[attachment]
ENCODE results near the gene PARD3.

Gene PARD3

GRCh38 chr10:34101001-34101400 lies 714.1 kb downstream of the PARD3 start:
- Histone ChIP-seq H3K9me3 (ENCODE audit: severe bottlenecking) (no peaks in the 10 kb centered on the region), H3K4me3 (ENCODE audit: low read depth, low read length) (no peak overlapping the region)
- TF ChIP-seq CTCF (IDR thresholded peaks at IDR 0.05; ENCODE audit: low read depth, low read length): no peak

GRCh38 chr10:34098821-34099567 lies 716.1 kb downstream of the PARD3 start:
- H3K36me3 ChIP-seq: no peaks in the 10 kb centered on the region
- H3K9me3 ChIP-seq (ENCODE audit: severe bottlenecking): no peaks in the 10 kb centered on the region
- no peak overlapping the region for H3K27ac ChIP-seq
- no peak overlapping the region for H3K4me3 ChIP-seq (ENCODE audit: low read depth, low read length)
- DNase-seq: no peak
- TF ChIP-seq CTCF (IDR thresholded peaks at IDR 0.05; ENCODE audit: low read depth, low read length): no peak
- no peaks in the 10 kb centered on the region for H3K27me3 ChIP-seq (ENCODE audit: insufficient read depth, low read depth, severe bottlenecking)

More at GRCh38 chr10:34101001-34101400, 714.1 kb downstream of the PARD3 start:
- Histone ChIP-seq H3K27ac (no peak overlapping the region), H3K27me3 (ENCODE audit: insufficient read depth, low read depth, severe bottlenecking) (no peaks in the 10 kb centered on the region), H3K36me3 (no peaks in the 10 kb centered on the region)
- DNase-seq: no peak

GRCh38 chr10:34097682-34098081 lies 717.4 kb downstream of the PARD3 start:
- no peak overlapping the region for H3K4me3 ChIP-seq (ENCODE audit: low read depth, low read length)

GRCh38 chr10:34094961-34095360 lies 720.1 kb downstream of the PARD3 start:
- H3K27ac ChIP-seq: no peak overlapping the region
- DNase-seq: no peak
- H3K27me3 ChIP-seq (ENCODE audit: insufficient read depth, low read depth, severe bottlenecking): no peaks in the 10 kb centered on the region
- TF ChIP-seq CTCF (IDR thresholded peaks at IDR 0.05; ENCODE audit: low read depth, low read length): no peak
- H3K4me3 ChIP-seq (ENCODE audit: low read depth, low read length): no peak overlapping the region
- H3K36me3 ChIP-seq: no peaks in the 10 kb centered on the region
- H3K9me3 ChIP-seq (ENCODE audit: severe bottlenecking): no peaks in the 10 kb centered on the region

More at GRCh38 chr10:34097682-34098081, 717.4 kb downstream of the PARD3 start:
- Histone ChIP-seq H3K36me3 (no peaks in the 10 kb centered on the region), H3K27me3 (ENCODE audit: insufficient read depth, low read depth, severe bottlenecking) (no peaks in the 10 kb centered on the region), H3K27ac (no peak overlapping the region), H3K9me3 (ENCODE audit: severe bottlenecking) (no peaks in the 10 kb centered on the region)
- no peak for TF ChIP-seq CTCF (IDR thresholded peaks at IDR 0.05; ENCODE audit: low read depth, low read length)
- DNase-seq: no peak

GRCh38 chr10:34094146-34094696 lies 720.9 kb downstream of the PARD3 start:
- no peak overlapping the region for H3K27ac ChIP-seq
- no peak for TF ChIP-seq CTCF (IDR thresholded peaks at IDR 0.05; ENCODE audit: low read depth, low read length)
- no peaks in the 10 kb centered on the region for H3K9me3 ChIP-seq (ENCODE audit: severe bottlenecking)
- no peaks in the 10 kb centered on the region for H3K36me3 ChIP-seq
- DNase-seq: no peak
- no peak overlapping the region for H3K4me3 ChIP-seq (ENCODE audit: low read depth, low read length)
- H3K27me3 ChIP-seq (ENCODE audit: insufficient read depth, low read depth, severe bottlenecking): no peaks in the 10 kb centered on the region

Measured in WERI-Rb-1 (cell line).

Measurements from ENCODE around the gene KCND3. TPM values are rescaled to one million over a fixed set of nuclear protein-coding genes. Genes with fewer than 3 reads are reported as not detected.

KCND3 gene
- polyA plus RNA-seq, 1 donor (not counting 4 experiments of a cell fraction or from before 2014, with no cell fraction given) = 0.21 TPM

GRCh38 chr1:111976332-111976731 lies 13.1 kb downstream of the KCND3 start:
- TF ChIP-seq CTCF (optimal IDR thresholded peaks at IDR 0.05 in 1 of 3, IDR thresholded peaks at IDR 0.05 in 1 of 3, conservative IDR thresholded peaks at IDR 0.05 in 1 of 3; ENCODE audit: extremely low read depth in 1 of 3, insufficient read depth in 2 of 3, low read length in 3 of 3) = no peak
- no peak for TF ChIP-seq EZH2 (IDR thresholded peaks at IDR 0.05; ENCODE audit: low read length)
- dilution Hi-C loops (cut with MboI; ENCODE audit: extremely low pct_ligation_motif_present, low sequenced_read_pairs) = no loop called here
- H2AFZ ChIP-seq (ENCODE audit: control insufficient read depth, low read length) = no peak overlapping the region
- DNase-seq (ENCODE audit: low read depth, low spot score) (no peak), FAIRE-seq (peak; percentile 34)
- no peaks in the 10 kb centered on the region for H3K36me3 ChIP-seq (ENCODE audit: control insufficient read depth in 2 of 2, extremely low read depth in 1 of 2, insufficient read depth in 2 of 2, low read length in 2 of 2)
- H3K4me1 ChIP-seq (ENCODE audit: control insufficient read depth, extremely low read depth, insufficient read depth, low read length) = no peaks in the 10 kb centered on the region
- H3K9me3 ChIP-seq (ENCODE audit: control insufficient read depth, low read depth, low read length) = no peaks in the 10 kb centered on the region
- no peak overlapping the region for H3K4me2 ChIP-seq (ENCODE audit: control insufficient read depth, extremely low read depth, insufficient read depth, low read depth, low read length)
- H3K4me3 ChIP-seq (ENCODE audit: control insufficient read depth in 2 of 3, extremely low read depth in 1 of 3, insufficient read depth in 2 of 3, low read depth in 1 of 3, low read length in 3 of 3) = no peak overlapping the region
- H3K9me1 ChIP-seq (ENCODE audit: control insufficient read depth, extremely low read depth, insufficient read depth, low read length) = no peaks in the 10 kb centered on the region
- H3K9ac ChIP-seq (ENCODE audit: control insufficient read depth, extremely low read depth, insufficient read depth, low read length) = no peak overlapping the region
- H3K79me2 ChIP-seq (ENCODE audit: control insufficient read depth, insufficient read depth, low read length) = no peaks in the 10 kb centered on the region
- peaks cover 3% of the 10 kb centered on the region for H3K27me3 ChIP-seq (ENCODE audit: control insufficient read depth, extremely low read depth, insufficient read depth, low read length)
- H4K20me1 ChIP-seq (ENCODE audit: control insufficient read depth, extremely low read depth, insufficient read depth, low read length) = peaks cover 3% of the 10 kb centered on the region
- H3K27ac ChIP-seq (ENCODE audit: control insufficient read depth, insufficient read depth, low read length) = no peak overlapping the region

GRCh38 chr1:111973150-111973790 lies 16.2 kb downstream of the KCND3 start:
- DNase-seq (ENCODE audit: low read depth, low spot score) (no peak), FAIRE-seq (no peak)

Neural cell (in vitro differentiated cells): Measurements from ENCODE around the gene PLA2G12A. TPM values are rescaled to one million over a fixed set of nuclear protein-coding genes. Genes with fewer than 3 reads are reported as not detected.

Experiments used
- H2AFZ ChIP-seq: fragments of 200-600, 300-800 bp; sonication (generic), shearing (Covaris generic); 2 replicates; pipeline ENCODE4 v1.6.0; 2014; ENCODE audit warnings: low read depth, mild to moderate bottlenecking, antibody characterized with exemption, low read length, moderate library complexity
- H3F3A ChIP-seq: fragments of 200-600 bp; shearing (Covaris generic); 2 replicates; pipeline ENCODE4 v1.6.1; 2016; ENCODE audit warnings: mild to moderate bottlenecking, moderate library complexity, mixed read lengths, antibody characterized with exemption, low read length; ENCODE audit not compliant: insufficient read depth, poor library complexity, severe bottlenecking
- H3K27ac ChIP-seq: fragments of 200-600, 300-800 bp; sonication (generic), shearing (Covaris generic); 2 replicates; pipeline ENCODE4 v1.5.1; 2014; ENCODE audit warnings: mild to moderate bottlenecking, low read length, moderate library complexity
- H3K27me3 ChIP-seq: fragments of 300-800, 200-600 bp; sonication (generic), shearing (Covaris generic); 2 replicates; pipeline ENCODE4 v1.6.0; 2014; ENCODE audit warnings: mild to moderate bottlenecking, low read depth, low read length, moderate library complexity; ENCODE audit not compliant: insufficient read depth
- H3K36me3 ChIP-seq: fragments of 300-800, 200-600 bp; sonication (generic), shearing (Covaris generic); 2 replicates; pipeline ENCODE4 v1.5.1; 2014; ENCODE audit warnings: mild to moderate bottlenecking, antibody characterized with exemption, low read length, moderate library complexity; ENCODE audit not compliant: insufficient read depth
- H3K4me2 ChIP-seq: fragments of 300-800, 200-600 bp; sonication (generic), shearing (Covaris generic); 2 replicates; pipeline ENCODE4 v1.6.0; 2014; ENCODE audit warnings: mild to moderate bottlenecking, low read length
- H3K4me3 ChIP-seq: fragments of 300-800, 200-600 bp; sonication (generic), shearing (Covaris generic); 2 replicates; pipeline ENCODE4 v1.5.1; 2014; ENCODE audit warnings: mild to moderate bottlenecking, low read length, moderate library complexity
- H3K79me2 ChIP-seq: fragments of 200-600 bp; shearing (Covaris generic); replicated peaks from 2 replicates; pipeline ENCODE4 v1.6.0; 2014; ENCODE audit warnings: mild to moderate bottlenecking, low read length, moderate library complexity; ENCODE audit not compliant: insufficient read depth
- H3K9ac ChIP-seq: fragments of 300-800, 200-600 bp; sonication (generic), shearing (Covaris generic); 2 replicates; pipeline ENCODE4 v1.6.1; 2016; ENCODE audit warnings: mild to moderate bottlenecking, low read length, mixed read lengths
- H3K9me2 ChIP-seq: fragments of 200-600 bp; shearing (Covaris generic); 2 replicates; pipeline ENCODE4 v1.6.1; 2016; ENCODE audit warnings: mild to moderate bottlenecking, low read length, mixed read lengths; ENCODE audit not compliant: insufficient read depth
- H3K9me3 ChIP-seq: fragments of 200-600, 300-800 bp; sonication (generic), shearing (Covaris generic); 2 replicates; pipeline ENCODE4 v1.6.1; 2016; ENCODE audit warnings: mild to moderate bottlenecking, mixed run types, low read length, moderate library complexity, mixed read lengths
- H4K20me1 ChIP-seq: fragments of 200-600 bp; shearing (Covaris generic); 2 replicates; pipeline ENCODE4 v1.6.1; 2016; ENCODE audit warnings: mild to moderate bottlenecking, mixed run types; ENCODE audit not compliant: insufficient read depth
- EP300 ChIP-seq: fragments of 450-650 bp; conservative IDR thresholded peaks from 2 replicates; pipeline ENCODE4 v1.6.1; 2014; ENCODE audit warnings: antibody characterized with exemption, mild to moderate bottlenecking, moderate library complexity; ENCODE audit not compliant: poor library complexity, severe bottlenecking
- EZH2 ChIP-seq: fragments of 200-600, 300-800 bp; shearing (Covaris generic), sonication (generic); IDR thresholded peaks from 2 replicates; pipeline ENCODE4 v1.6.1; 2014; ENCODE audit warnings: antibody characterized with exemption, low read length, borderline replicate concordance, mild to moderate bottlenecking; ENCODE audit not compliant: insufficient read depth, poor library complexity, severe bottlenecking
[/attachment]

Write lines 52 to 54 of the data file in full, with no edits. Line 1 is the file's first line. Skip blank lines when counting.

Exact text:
- no peak overlapping the region for H3K4me2 ChIP-seq (ENCODE audit: control insufficient read depth, extremely low read depth, insufficient read depth, low read depth, low read length)
- H3K4me3 ChIP-seq (ENCODE audit: control insufficient read depth in 2 of 3, extremely low read depth in 1 of 3, insufficient read depth in 2 of 3, low read depth in 1 of 3, low read length in 3 of 3) = no peak overlapping the region
- H3K9me1 ChIP-seq (ENCODE audit: control insufficient read depth, extremely low read depth, insufficient read depth, low read length) = no peaks in the 10 kb centered on the region